1. I turned to a friend last week and suggested, why not make Reggie McNeal the #3 QB while he learns how to play wide receiver? It opens up a position to enable McNeal to slowly become an NFL receiver and adds an additional roster spot for another position. I realized as soon as I suggested it, it was flawed. If Palmer can't start for a few games and Wright gets injured, you have Reggie McNeal starting games (remember, Johnson would be cut with McNeal #3). Doug Johnson sealed that argument for me going 11 for 14 tossing for 128 yards and a touchdown -- a 128.6 passer rating. Back to McNeal. Some have compared the six-round draft pick to Antwaan Randle El -- a convert from QB to WR. Time will tell if that's true or even if there's a remote chance hoping he isn't one of those that are cut. Speaking of Randle El, I'm still shocked he was able to land a seven-year deal worth $31 million.
2. Friend and co-writer at BengalsZone.com, Jay McDonnell, suggests pre-season games should be reduced from four games to two games enabling an 18-game regular season. "I feel preseason games are not worth the effort, but what suggestions do I have that would still allow teams to evaluate their players while providing the players the opportunity of securing a roster spot? Dump preseason games in favor of an 18 game regular season". You'll note last night Al Michaels made the same suggestion as the NBC guys played commissioner. I don't have a feeling on this one way or another. I did note non-starting offensive linemen played several positions; Eric Ghiaciuc played guard and center and Andrew Whitworth and Stacey Andrews played guard and tackle. I think four games is ideal for the coaching staff to set their rosters and provide some in-game experience at alternative positions. It's a great point that injury is a factor, but that's just the NFL; there's nothing you can do about that. I just think Jay, like the rest of us, is ready for the season to start -- now!
3. As I mentioned in my initial notes of the game, the blocking by the running backs was pretty weak. As the game wore on, the more basic Washington's defense became. The first and second teamers blitzed a lot resulting in punts after 3rd-and-longs. After the game, head coach Marvin Lewis hinted at that saying, "He (DeDe Dorsey) and Terrence (Whitehead) ran extremely well in camp, so we expected them to play well, but there's more to playing running back too".
But I also feel the quarterbacks had to share some blame on sacks. On the Bengals second possession, 3rd-and-5, Wright was in shotgun formation with Kenny Watson and Tab Perry on his flank. As linebacker Marcus Washington came from the left end and linebacker Lemar Marshall came from the right end, Perry and Watson stepped up to block. Wright took the snap but didn't move up in the pocket. I don't blame him so much as I do the logic of having Tab Perry block a raging mad linebacker dead-set at getting the quarterback. But I imagine somewhere in Wright's mind, he knew the mis-match existed and should have moved up the pocket to either find a dump off receiver or find a running lane.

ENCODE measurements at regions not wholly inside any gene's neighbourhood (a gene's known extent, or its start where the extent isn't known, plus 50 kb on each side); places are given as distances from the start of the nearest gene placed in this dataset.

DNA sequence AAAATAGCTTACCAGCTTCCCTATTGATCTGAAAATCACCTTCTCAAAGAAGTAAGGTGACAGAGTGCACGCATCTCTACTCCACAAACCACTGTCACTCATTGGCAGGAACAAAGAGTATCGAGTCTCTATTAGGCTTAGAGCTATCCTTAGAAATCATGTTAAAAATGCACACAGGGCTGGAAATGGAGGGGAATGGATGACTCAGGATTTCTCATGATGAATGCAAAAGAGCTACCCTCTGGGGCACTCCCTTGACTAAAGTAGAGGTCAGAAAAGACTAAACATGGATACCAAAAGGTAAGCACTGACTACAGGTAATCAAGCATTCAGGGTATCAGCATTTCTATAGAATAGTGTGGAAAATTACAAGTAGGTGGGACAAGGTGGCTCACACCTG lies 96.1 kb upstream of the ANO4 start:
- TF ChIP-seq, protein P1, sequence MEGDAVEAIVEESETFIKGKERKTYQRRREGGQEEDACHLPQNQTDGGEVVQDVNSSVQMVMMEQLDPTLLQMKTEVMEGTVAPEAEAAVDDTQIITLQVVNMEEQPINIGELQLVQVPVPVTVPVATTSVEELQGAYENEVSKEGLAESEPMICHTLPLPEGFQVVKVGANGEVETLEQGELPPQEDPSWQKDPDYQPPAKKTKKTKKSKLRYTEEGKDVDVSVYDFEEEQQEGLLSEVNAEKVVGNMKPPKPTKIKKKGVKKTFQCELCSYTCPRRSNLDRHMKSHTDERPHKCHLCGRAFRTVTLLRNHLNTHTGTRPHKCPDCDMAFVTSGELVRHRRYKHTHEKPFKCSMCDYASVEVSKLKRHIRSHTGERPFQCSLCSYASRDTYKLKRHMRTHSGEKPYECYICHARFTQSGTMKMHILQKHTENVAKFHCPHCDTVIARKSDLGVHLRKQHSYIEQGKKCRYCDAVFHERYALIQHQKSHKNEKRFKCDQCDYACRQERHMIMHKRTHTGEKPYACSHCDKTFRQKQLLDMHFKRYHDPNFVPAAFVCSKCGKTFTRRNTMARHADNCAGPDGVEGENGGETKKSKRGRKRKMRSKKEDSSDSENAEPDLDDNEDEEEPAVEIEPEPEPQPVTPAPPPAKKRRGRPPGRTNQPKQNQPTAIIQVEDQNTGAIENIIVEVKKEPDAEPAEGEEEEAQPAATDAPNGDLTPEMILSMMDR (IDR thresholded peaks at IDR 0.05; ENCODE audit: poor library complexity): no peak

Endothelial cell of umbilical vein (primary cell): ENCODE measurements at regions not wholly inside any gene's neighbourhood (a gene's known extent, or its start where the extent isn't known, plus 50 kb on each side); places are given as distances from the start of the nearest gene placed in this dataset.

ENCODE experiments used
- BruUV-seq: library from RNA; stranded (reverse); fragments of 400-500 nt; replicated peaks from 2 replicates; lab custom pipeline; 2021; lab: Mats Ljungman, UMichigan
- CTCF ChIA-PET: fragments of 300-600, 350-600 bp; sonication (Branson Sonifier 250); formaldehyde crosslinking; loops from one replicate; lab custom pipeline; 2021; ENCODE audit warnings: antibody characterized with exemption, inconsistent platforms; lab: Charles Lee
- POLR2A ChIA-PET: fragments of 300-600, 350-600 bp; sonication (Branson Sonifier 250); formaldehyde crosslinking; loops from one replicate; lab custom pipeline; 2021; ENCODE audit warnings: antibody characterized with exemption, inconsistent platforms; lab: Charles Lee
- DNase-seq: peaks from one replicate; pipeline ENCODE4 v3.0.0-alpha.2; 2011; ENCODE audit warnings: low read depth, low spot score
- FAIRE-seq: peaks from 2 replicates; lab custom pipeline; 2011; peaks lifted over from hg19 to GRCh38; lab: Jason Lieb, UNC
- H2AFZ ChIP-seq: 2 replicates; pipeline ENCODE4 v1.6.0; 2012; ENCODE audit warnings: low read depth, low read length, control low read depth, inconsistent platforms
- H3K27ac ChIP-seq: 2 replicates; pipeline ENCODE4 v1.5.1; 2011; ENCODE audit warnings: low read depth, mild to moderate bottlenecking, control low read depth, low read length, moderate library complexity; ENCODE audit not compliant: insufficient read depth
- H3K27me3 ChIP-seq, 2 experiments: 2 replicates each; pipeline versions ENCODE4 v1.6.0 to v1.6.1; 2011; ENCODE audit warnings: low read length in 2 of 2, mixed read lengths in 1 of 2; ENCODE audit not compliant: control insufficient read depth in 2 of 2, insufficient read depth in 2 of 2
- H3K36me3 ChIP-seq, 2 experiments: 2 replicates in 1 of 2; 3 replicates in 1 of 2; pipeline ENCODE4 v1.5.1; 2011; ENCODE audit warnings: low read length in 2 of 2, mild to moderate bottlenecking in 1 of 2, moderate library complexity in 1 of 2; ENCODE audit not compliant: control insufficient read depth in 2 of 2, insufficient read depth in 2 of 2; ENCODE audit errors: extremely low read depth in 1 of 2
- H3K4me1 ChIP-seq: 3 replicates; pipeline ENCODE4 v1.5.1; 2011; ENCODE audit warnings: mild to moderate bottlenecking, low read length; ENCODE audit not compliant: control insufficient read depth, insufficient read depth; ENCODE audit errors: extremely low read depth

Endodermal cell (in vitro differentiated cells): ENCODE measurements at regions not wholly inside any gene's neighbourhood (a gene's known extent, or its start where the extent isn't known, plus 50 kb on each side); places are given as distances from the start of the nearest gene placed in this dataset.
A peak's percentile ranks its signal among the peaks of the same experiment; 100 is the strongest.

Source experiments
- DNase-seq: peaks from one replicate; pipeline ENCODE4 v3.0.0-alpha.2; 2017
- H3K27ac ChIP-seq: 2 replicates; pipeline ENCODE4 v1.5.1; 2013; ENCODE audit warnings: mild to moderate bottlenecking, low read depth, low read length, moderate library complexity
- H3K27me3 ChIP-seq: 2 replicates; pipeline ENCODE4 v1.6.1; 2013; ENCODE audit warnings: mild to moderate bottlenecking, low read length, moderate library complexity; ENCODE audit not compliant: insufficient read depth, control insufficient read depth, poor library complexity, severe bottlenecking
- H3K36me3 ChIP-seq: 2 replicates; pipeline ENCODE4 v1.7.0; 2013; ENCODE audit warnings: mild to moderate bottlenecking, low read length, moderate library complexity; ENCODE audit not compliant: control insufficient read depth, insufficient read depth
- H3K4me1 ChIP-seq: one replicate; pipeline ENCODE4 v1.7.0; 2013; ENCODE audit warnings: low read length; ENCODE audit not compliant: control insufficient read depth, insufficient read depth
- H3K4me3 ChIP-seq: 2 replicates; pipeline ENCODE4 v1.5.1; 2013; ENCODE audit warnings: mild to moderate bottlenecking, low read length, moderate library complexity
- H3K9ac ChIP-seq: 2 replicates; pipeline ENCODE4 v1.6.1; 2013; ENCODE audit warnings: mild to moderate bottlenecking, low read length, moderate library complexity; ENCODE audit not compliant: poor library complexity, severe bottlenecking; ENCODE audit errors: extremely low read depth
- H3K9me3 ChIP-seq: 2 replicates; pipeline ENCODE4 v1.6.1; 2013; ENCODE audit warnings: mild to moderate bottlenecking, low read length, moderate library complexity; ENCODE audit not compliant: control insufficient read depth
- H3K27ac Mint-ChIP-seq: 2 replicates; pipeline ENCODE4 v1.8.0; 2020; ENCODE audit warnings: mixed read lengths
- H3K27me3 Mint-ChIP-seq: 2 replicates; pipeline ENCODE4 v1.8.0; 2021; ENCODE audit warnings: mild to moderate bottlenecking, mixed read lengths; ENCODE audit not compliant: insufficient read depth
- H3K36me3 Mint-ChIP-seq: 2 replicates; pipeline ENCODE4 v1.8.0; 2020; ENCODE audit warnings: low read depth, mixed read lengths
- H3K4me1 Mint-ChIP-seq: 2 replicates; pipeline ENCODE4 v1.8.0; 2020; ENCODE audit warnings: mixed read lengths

How about the Bengals first drive of the second half? Doug Johnson walks to the line in a five wide-receiver formation. Johnson took the snap and dopped back three steps, pulled the pass back down, and was quickly sacked. Joe Sykes made Andrew Whitworth lose his balance and dropped Johnson. I can't say Johnson was wrong here; bringing the pass down may have prevented an interception. At the same time, Johnson didn't seem to have a second receiver in mind when he pulled the pass back.
4. I was excited to see Ben Wilkerson get some playing time. He looked pretty good against the pass rush, but man did he get blown up on some running plays. One stuck out in mind. Going after Roger McIntosh on a running play, Wilkerson got dropped by the linebacker after the collison. My coaches once told me, as long as your guy doesn't make the tackle, it's a good block. Wilkerson's guy made the tackle -- a yard before Quincy Wilson could convert on third down. That was the play the officials measured the ball on one hash-mark and the first down line was on another hash-mark -- a full yard away. Punt.
5. Does Erik Meyer stand a chance on this roster? He was finally brought in on the final drive of the game. He fumbled on his first snap, handed off the next two, and kneeled down twice to end the game. Meyer will probably remain on the roster up until final cut day in case of injury. If Wright or Johnson go down during pre-season, it will be good insurance to have Meyer around. You never know, injury in the NFL happens -- there's nothing you can do about it.
WHAT THEY'RE SAYING..
Bengals' Brooks gets whiff of NFL
"It's definitely fun when you're playing and get to smelling like a player again," the Cincinnati Bengals rookie said.
Only in football is body odor a badge of honor.
Thurman was on the field before the game with his position coach, Ricky Hunley. Thurman looked quick and displayed good hands in a drop-back drill, cutting side to side and catching close-in passes from Hunley.
Under terms of his NFL-imposed suspension for a second violation of its substance-abuse policy, Thurman is eligible to play in preseason games and to practice on the field with the team until the opener. Thurman did not practice on the field during training camp at Georgetown College but did work with strength and conditioning coaches on the side.